There came a pounding at the door and then the juddered sound of kicking and like a great suck of wind the door came off its hinges. The men darkened the house and the women were shrieking, the children burying their heads into the custody of their mothers, but Jim said not a word. The men grabbed him and dragged him threshing out of the house. Outside he was stood in front of the dark figure of Faller, whose face flared to light when Macken stepped with spitting torch towards him, holding in the other hand a shearing hook, denticles shining like razored teeth. Faller took the torch and shone it in Jim's face.
Show me the cunt, he said.
Jim squirmed but the grasp about him tightened and he glowered at Faller who flashed a smile in return. He leaned in towards the man.
No? We have here a man who doesn't want to talk.
He put a hand to Jim's collar and dragged him to the side of the house and threw him face down to the ground and he came behind him and drove a knee into his back.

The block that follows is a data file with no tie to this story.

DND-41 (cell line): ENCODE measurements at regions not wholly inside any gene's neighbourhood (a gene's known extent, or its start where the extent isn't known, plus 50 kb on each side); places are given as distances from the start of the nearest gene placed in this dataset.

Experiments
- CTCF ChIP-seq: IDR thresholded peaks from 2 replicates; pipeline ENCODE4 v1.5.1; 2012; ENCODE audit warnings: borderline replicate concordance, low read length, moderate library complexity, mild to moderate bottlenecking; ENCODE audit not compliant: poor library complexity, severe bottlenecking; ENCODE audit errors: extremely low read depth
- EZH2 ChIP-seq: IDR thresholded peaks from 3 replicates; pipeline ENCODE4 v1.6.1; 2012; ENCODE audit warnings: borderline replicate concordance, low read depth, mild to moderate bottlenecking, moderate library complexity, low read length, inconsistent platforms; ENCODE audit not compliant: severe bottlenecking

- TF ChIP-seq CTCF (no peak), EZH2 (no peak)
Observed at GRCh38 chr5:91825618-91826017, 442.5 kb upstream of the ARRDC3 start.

From the house two men began to drag outside the women. Faller roared out to them. Put them back and shut the door.
He grabbed hold of Jim's arms till they were awkward behind him, forced each fighting hand open till the fingers were splayed. Fluidly he knotted with one hand the rope about each of the man's thumbs and then he wrenched his handiwork together. He stood up and yanked Jim to standing by his shirt. He walked him towards a tree and then he rubbed the dust off his shirt. Macken stood by his side and watched Faller throw the rope. It slithered and fell over the bough of a tree and he made it taut and he handed it to Macken who summoned another of his men. They took hold of the rope and he told them to pull. Jim's arms swung up behind him unnatural, a howl from his lips and the ligature tearing till the ground no longer met his toes.
Faller stood in front of him, then leaned in and spoke.
Where is the cunt?
Excerpted from Red Sky in Morning by Paul Lynch. Copyright © 2013 by Paul Lynch. Excerpted by permission of Little Brown & Company. All rights reserved. No part of this excerpt may be reproduced or reprinted without permission in writing from the publisher.
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